Nutrient Reaction Equations - The Planted Tank Forum
 
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post #1 of 6 (permalink) Old 11-04-2006, 03:28 PM Thread Starter
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Nutrient Reaction Equations

Is there anyone out there that has the majority of reaction equations for the nutrients used in plants? I'm looking for more specific organic/inorganic reactions used in plants. I've seen plenty of vauge references to what each nutrient does and how it affects the plant. Has anyone found a list of reactions and where they take place/what they do for the plant? I'm trying to compile a list so that I might better wrap my mind around plant biology without becoming a botanist.

In other words, since potassium acts as a catalyst in much of the enzyme reactions, I'm assuming that's why a potassium deficiency leads to decreased assimilation of the other nutrients...especially CO2 since it aids the reaction for opening/closing of stomates.

Maybe this is beyond a casual forum thread, but I thought there are enough people here with enough input that perhaps this would be a benefit to others as well.


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post #2 of 6 (permalink) Old 11-04-2006, 05:39 PM
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Originally Posted by Lycosa View Post
Is there anyone out there that has the majority of reaction equations for the nutrients used in plants? I'm looking for more specific organic/inorganic reactions used in plants. I've seen plenty of vauge references to what each nutrient does and how it affects the plant. Has anyone found a list of reactions and where they take place/what they do for the plant? I'm trying to compile a list so that I might better wrap my mind around plant biology without becoming a botanist.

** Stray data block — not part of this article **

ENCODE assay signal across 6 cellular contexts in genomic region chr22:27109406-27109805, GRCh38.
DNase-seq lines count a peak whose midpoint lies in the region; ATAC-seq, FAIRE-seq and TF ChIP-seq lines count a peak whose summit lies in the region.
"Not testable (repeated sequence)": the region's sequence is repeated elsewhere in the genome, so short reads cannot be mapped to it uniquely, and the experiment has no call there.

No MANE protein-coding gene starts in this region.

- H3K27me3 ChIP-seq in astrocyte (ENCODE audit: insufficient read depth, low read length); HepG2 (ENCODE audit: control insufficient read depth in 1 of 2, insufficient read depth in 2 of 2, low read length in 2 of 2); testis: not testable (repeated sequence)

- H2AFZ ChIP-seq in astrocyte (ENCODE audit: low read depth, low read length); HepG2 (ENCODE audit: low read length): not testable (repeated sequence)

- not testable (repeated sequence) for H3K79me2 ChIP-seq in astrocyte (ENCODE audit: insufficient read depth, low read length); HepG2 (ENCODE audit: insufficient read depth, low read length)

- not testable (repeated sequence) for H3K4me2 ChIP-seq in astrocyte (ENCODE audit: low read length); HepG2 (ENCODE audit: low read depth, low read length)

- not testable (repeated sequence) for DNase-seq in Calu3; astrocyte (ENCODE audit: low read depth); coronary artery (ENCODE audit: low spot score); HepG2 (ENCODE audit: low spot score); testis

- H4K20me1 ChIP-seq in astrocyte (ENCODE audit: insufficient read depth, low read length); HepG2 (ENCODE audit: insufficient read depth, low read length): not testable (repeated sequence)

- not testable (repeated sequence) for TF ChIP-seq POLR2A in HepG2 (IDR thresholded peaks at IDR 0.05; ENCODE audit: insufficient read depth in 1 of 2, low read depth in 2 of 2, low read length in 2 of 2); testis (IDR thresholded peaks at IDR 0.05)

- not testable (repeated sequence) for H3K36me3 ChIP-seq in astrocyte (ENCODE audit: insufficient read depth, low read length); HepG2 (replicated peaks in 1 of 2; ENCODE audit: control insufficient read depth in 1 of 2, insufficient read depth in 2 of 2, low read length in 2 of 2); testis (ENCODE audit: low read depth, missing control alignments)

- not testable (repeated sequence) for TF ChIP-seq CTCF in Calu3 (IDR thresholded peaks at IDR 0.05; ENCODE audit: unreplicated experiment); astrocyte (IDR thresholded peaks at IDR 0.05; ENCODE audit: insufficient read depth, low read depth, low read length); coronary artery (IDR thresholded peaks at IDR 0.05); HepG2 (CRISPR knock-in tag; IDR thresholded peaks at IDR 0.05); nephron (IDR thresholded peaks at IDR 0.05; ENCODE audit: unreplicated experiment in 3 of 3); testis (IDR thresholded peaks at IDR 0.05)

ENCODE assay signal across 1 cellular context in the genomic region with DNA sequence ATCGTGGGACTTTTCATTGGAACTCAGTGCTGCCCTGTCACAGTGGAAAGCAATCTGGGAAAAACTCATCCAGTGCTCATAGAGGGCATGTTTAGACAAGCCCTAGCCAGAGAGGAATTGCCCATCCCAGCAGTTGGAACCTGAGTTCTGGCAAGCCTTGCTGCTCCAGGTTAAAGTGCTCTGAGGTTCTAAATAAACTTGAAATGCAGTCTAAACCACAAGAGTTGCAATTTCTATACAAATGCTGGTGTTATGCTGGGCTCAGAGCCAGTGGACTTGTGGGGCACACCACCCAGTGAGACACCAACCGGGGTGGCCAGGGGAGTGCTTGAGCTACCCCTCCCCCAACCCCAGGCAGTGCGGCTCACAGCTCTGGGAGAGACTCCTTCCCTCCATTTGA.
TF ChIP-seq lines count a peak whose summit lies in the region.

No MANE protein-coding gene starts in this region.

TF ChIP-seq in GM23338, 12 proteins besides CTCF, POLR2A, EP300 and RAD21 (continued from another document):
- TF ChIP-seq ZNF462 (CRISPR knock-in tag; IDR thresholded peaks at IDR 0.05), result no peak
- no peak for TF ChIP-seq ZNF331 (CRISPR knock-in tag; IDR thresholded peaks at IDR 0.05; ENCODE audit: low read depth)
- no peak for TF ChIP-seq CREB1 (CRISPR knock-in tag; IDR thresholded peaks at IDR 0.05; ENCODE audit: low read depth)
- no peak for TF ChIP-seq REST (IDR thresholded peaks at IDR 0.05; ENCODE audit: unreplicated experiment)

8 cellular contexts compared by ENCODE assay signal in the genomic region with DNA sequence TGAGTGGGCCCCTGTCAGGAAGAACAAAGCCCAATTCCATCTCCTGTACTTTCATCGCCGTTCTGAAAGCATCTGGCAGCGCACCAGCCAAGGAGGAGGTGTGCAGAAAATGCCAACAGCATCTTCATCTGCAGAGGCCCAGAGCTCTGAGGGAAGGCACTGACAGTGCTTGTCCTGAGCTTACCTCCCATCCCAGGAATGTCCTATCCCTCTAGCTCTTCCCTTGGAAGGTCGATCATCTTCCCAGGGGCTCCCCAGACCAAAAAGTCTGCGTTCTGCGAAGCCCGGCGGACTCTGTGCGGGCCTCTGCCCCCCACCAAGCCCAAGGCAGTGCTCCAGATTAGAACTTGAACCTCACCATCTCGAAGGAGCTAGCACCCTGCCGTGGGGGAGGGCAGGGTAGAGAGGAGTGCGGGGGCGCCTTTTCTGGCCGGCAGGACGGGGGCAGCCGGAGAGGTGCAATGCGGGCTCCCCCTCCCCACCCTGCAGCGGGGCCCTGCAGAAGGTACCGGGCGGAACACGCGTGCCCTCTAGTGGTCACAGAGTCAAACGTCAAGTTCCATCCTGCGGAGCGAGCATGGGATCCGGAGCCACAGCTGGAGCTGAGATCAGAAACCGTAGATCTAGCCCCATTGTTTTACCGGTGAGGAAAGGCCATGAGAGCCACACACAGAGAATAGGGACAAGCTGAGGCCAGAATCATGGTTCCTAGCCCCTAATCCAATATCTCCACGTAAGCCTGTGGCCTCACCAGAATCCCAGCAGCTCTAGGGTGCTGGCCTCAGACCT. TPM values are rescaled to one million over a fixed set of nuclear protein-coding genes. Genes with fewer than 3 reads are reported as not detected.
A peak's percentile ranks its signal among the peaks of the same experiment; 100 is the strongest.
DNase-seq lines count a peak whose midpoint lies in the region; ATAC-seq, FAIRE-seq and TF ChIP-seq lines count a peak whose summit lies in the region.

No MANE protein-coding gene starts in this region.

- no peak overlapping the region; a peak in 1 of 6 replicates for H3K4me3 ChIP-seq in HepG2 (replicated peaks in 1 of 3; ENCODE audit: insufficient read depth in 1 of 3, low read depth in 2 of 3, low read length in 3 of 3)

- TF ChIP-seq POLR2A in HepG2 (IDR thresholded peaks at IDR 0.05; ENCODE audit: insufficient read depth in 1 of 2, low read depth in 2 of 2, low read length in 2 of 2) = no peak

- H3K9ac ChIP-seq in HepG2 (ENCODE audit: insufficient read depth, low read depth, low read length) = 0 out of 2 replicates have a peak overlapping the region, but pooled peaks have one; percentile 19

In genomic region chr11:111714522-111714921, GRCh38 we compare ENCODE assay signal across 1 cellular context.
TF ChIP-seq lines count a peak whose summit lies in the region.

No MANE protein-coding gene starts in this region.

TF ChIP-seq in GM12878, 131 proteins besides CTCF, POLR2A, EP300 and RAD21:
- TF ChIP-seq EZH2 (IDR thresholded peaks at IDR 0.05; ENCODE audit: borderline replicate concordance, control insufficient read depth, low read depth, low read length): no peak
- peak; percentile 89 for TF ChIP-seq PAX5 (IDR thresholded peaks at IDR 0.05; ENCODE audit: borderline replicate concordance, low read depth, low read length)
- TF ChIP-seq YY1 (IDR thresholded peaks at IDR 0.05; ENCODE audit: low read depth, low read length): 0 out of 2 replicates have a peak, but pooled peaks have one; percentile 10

In other words, since potassium acts as a catalyst in much of the enzyme reactions, I'm assuming that's why a potassium deficiency leads to decreased assimilation of the other nutrients...especially CO2 since it aids the reaction for opening/closing of stomates.

Maybe this is beyond a casual forum thread, but I thought there are enough people here with enough input that perhaps this would be a benefit to others as well.
Do you realize that plants make perhaps millions of compounds?
I'd suggest in answer to your query:

Bob Buchanan, Wilhem Gruissem and Russell Jones: Biochemistry & Molecular Biology of Plants

Regards,
Tom Barr




Regards,
Tom Barr
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post #3 of 6 (permalink) Old 11-05-2006, 03:09 AM Thread Starter
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Actually, I have that book on order as well as a few others...(Hoorah for E-Bay and cheap used textbooks). I do realize that the question I posed has a million variables, but my main purpose is to get a better understanding of the nutrient relationship, especially as to how a deficiency in one nutrient can be the limiting growth factor in the presence of adequate amounts of others. Although it seems self-evident, the more I learn regarding this, the more questions I have.

Although the EI method is definately an excellent way of ensuring adequate nutrient availablilty, it leaves me with too many questions. It is seemingly impossible to state a given ppm for any nutrient without considering the nutrient assimilation by species and/or plant mass in a given water volume. Yet, I'm also beginning to understand that the variables for even the most stringent laboratory conditions would be enormous...hence, the EI method is an excellent resource for anyone wishing to maintain a planted tank without a degree in biochemistry.

My quest, then, is to understand the next level of cause and effect. To say that a deficiency in one nutrient causes yellowing leaves is not enough.